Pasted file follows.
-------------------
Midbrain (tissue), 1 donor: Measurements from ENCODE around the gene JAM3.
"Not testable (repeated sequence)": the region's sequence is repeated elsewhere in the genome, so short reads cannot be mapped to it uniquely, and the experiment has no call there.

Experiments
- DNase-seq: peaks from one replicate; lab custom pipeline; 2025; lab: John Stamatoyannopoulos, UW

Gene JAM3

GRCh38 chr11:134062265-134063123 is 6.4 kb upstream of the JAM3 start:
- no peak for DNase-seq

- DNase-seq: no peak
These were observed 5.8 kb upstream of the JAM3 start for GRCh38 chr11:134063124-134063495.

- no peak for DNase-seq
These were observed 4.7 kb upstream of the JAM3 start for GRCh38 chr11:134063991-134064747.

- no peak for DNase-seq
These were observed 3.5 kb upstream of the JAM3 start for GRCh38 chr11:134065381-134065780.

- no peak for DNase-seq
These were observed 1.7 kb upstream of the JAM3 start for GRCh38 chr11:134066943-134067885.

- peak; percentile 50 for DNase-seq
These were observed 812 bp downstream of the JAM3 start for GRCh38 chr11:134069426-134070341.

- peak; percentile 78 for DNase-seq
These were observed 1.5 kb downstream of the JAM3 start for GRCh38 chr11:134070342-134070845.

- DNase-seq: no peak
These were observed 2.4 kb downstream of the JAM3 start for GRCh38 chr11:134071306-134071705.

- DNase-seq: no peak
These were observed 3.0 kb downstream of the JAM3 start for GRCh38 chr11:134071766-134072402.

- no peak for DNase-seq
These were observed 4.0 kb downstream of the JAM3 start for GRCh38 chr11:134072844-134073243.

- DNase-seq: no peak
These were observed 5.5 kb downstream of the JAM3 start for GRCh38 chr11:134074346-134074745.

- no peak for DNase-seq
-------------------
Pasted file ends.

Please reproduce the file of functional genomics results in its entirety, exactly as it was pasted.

Midbrain (tissue), 1 donor: Measurements from ENCODE around the gene JAM3.
"Not testable (repeated sequence)": the region's sequence is repeated elsewhere in the genome, so short reads cannot be mapped to it uniquely, and the experiment has no call there.

Experiments
- DNase-seq: peaks from one replicate; lab custom pipeline; 2025; lab: John Stamatoyannopoulos, UW

Gene JAM3

GRCh38 chr11:134062265-134063123 is 6.4 kb upstream of the JAM3 start:
- no peak for DNase-seq

- DNase-seq: no peak
These were observed 5.8 kb upstream of the JAM3 start for GRCh38 chr11:134063124-134063495.

- no peak for DNase-seq
These were observed 4.7 kb upstream of the JAM3 start for GRCh38 chr11:134063991-134064747.

- no peak for DNase-seq
These were observed 3.5 kb upstream of the JAM3 start for GRCh38 chr11:134065381-134065780.

- no peak for DNase-seq
These were observed 1.7 kb upstream of the JAM3 start for GRCh38 chr11:134066943-134067885.

- peak; percentile 50 for DNase-seq
These were observed 812 bp downstream of the JAM3 start for GRCh38 chr11:134069426-134070341.

- peak; percentile 78 for DNase-seq
These were observed 1.5 kb downstream of the JAM3 start for GRCh38 chr11:134070342-134070845.

- DNase-seq: no peak
These were observed 2.4 kb downstream of the JAM3 start for GRCh38 chr11:134071306-134071705.

- DNase-seq: no peak
These were observed 3.0 kb downstream of the JAM3 start for GRCh38 chr11:134071766-134072402.

- no peak for DNase-seq
These were observed 4.0 kb downstream of the JAM3 start for GRCh38 chr11:134072844-134073243.

- DNase-seq: no peak
These were observed 5.5 kb downstream of the JAM3 start for GRCh38 chr11:134074346-134074745.

- no peak for DNase-seq